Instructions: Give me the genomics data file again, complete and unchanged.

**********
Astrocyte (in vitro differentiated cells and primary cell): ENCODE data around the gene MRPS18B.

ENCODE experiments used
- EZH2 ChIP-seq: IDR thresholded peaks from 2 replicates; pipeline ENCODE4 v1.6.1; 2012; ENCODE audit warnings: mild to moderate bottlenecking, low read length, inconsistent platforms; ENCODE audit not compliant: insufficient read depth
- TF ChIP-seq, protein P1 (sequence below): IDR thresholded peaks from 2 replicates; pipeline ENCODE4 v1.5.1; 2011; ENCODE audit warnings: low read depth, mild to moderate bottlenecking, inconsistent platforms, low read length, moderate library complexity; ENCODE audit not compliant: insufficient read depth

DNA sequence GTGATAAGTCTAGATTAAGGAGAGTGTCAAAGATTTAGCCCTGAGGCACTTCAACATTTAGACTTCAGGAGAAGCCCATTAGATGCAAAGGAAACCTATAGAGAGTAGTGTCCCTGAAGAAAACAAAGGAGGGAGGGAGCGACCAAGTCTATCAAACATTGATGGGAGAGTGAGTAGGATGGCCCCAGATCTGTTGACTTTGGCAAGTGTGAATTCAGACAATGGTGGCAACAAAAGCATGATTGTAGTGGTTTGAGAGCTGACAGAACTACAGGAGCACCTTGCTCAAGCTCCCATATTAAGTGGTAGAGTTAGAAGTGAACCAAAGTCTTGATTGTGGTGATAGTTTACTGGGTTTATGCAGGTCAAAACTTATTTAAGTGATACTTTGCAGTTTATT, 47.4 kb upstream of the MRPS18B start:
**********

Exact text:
Astrocyte (in vitro differentiated cells and primary cell): ENCODE data around the gene MRPS18B.

ENCODE experiments used
- EZH2 ChIP-seq: IDR thresholded peaks from 2 replicates; pipeline ENCODE4 v1.6.1; 2012; ENCODE audit warnings: mild to moderate bottlenecking, low read length, inconsistent platforms; ENCODE audit not compliant: insufficient read depth
- TF ChIP-seq, protein P1 (sequence below): IDR thresholded peaks from 2 replicates; pipeline ENCODE4 v1.5.1; 2011; ENCODE audit warnings: low read depth, mild to moderate bottlenecking, inconsistent platforms, low read length, moderate library complexity; ENCODE audit not compliant: insufficient read depth

DNA sequence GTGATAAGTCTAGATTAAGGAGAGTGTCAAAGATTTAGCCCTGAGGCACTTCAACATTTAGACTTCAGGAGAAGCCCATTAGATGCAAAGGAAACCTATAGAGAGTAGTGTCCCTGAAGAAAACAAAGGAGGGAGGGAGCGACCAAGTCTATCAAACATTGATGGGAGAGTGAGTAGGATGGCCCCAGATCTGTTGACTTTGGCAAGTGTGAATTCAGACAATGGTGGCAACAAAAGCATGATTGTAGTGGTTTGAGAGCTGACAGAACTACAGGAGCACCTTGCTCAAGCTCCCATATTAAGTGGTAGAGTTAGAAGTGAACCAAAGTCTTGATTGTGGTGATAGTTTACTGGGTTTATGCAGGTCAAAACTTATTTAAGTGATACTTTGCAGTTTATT, 47.4 kb upstream of the MRPS18B start: